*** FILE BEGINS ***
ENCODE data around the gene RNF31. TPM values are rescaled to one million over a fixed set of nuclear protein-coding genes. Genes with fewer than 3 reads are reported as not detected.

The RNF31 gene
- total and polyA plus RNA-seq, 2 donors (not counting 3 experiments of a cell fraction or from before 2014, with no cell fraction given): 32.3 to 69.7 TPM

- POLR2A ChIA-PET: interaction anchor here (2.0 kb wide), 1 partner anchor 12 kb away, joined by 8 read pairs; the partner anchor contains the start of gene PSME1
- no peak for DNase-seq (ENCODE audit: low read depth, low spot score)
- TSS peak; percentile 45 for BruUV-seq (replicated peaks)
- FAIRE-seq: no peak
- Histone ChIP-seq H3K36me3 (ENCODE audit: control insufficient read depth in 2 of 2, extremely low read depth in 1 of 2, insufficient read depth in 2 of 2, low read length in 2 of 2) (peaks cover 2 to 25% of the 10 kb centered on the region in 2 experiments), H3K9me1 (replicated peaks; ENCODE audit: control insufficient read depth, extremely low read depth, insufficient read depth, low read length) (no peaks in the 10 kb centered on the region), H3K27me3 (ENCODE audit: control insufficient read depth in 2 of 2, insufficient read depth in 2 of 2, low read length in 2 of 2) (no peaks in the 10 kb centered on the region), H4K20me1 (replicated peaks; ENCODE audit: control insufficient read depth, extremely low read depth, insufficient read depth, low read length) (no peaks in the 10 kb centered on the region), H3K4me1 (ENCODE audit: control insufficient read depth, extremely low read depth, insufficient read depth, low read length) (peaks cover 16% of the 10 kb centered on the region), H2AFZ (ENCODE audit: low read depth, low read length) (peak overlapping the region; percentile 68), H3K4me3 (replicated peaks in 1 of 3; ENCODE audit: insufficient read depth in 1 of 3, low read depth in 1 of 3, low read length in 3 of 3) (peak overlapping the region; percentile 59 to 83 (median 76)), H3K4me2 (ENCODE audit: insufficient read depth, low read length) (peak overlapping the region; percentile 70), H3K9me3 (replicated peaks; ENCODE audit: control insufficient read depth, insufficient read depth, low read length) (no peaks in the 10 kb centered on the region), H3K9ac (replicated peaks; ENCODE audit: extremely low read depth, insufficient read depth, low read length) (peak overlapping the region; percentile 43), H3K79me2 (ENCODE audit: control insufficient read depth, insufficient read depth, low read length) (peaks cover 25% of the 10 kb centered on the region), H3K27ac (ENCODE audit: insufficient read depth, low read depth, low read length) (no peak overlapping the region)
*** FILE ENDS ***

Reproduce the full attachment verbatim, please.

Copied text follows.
ENCODE data around the gene RNF31. TPM values are rescaled to one million over a fixed set of nuclear protein-coding genes. Genes with fewer than 3 reads are reported as not detected.

The RNF31 gene
- total and polyA plus RNA-seq, 2 donors (not counting 3 experiments of a cell fraction or from before 2014, with no cell fraction given): 32.3 to 69.7 TPM

- POLR2A ChIA-PET: interaction anchor here (2.0 kb wide), 1 partner anchor 12 kb away, joined by 8 read pairs; the partner anchor contains the start of gene PSME1
- no peak for DNase-seq (ENCODE audit: low read depth, low spot score)
- TSS peak; percentile 45 for BruUV-seq (replicated peaks)
- FAIRE-seq: no peak
- Histone ChIP-seq H3K36me3 (ENCODE audit: control insufficient read depth in 2 of 2, extremely low read depth in 1 of 2, insufficient read depth in 2 of 2, low read length in 2 of 2) (peaks cover 2 to 25% of the 10 kb centered on the region in 2 experiments), H3K9me1 (replicated peaks; ENCODE audit: control insufficient read depth, extremely low read depth, insufficient read depth, low read length) (no peaks in the 10 kb centered on the region), H3K27me3 (ENCODE audit: control insufficient read depth in 2 of 2, insufficient read depth in 2 of 2, low read length in 2 of 2) (no peaks in the 10 kb centered on the region), H4K20me1 (replicated peaks; ENCODE audit: control insufficient read depth, extremely low read depth, insufficient read depth, low read length) (no peaks in the 10 kb centered on the region), H3K4me1 (ENCODE audit: control insufficient read depth, extremely low read depth, insufficient read depth, low read length) (peaks cover 16% of the 10 kb centered on the region), H2AFZ (ENCODE audit: low read depth, low read length) (peak overlapping the region; percentile 68), H3K4me3 (replicated peaks in 1 of 3; ENCODE audit: insufficient read depth in 1 of 3, low read depth in 1 of 3, low read length in 3 of 3) (peak overlapping the region; percentile 59 to 83 (median 76)), H3K4me2 (ENCODE audit: insufficient read depth, low read length) (peak overlapping the region; percentile 70), H3K9me3 (replicated peaks; ENCODE audit: control insufficient read depth, insufficient read depth, low read length) (no peaks in the 10 kb centered on the region), H3K9ac (replicated peaks; ENCODE audit: extremely low read depth, insufficient read depth, low read length) (peak overlapping the region; percentile 43), H3K79me2 (ENCODE audit: control insufficient read depth, insufficient read depth, low read length) (peaks cover 25% of the 10 kb centered on the region), H3K27ac (ENCODE audit: insufficient read depth, low read depth, low read length) (no peak overlapping the region)